What is the Citizenship (Amendment) Act?
This bill that now has become an Act makes it easier for the non-Muslim immigrants from India's three Muslim-majority neighbours — Pakistan, Bangladesh and Afghanistan — to become citizens of India. Though the Bill doesn't spell it out clearly, but the fact that it entitles Hindus, Sikhs, Buddhists, Jains, Parsis, and Christians facing religious persecution in the three nations, to seek Indian citizenship, highlights the exclusion of Muslims.
This amendment is of the Citizenship Act, 1955 which requires the applicant to have resided in India for 11 of the previous 14 years. The amendment relaxes this requirement from 11 years to six years, for Hindus, Sikhs, Buddhists, Jains, Parsis, and Christians from the three nations.
Who stands to benefit?
The Citizenship (Amendment) Act grants citizenship to the Hindus, Christians, Sikhs, Buddhist, Jains and Parsis — from Afghanistan, Pakistan and Bangladesh who had arrived in India before 31 December 2014.
To put it simply, those belonging to these religions, coming in from the three countries stand a chance to become Indian, even if they don't have requisite documents. Moreover, they will not be deported for not having documents.
Also, the requirement for them to stay in India for at least 11 years before applying for Indian citizenship has been reduced to five years.
Why the protests?
There are two kinds of protests that are taking place across India right now, against the Act. In the northeast, the protest is against the Act's implementation in their areas. Most of them fear that if implemented, the Act will cause a rush of immigrants that may alter their demographic and linguistic uniqueness.
In the rest of India, like in Kerala, West Bengal and in Delhi, people are protesting against the exclusion of Muslims, alleging it to be against the ethos of the Constitution.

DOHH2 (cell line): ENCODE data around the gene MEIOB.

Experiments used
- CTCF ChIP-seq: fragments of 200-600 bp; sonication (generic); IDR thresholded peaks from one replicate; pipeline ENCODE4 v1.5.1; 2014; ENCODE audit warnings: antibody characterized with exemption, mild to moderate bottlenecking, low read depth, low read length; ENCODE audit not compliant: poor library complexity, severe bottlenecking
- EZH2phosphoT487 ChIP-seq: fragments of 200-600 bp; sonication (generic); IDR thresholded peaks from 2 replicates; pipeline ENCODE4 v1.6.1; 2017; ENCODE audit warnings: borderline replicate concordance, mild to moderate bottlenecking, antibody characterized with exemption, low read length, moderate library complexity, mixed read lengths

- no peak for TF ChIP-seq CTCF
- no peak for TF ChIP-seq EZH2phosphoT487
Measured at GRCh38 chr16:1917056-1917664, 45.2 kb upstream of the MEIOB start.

The Citizenship (Amendment) Act does not apply to tribal areas of Tripura, Mizoram, Assam and Meghalaya because of being included in the Sixth Schedule of the Constitution. Also areas that fall under the Inner Limit notified under the Bengal Eastern Frontier Regulation, 1873, will also be outside the Act's purview. This keeps almost entire Arunachal Pradesh, Mizoram and Nagaland out of the ambit of the Act.
NRC link to the controversial Act
The NRC, which identified and eliminated illegal immigrants from Assam on Supreme Court orders, had been a longstanding demand of Assam. But ever since its implementation, there has been a growing demand for its nationwide implementation. BJP President and Home Minister Amit Shah raised the pitch for this during his election rallies.
As late as this October, Shah raised the matter in West Bengal, not far from Assam. He had said: "We had brought the Citizenship Amendment Bill in the Rajya Sabha, but the TMC MPs did not allow the Upper House to function. They did not allow the bill to be passed, and due to this, there are people in our country who are yet to get Indian citizenship."
But, what happened in Assam after the NRC implementation. After the updated final NRC in Assam was released on August 31 this year, it excluded the names of over 19 lakh applicants including Hindus. Now, the CAB will ensure they are not harmed.
In another rally in Bengal in April, Shah had given a peek into his larger plan, "After passing the Bill, we would bring the Citizenship (Amendment) Bill, so that all the refugees get citizenship, and then we will bring the NRC to throw out each and every infiltrator."
As of now, the protests, some of them violent, have created a law and order situation. But even as the northeast and the rest of India join in the protests against the Act, the purpose of their protests are very different from each other.